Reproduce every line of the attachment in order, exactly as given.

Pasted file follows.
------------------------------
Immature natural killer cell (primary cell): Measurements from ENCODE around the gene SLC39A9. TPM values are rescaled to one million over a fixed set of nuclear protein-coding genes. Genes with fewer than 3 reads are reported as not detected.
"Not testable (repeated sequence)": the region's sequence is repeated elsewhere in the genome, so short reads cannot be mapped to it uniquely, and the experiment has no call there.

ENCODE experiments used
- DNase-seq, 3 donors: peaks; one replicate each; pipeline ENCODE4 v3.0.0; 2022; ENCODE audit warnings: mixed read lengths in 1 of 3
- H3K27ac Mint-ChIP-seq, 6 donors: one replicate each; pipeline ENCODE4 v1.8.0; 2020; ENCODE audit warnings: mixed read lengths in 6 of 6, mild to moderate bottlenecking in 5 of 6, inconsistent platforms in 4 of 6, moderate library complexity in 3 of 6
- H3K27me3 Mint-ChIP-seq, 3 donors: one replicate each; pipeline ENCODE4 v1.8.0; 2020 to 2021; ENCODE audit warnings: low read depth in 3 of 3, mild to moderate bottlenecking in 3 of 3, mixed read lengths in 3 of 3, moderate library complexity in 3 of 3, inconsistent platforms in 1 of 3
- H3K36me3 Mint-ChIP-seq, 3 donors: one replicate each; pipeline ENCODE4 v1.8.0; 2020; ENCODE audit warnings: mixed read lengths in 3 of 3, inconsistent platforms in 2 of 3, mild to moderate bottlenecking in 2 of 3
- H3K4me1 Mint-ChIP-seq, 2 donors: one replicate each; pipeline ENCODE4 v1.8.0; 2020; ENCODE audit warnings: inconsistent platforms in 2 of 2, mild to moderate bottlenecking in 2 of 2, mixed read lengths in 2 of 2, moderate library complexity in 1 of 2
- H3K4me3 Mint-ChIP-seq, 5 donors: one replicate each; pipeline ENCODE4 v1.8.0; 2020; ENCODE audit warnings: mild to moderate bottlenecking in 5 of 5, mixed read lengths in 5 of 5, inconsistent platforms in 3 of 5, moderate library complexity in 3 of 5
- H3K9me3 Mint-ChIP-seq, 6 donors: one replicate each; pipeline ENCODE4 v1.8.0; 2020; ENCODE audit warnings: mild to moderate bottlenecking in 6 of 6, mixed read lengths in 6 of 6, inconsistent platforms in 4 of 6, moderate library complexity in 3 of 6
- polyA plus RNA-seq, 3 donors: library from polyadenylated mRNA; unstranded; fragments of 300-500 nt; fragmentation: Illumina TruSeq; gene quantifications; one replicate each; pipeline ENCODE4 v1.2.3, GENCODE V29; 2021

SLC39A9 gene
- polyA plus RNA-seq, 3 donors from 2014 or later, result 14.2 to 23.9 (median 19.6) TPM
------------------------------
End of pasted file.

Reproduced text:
Immature natural killer cell (primary cell): Measurements from ENCODE around the gene SLC39A9. TPM values are rescaled to one million over a fixed set of nuclear protein-coding genes. Genes with fewer than 3 reads are reported as not detected.
"Not testable (repeated sequence)": the region's sequence is repeated elsewhere in the genome, so short reads cannot be mapped to it uniquely, and the experiment has no call there.

ENCODE experiments used
- DNase-seq, 3 donors: peaks; one replicate each; pipeline ENCODE4 v3.0.0; 2022; ENCODE audit warnings: mixed read lengths in 1 of 3
- H3K27ac Mint-ChIP-seq, 6 donors: one replicate each; pipeline ENCODE4 v1.8.0; 2020; ENCODE audit warnings: mixed read lengths in 6 of 6, mild to moderate bottlenecking in 5 of 6, inconsistent platforms in 4 of 6, moderate library complexity in 3 of 6
- H3K27me3 Mint-ChIP-seq, 3 donors: one replicate each; pipeline ENCODE4 v1.8.0; 2020 to 2021; ENCODE audit warnings: low read depth in 3 of 3, mild to moderate bottlenecking in 3 of 3, mixed read lengths in 3 of 3, moderate library complexity in 3 of 3, inconsistent platforms in 1 of 3
- H3K36me3 Mint-ChIP-seq, 3 donors: one replicate each; pipeline ENCODE4 v1.8.0; 2020; ENCODE audit warnings: mixed read lengths in 3 of 3, inconsistent platforms in 2 of 3, mild to moderate bottlenecking in 2 of 3
- H3K4me1 Mint-ChIP-seq, 2 donors: one replicate each; pipeline ENCODE4 v1.8.0; 2020; ENCODE audit warnings: inconsistent platforms in 2 of 2, mild to moderate bottlenecking in 2 of 2, mixed read lengths in 2 of 2, moderate library complexity in 1 of 2
- H3K4me3 Mint-ChIP-seq, 5 donors: one replicate each; pipeline ENCODE4 v1.8.0; 2020; ENCODE audit warnings: mild to moderate bottlenecking in 5 of 5, mixed read lengths in 5 of 5, inconsistent platforms in 3 of 5, moderate library complexity in 3 of 5
- H3K9me3 Mint-ChIP-seq, 6 donors: one replicate each; pipeline ENCODE4 v1.8.0; 2020; ENCODE audit warnings: mild to moderate bottlenecking in 6 of 6, mixed read lengths in 6 of 6, inconsistent platforms in 4 of 6, moderate library complexity in 3 of 6
- polyA plus RNA-seq, 3 donors: library from polyadenylated mRNA; unstranded; fragments of 300-500 nt; fragmentation: Illumina TruSeq; gene quantifications; one replicate each; pipeline ENCODE4 v1.2.3, GENCODE V29; 2021

SLC39A9 gene
- polyA plus RNA-seq, 3 donors from 2014 or later, result 14.2 to 23.9 (median 19.6) TPM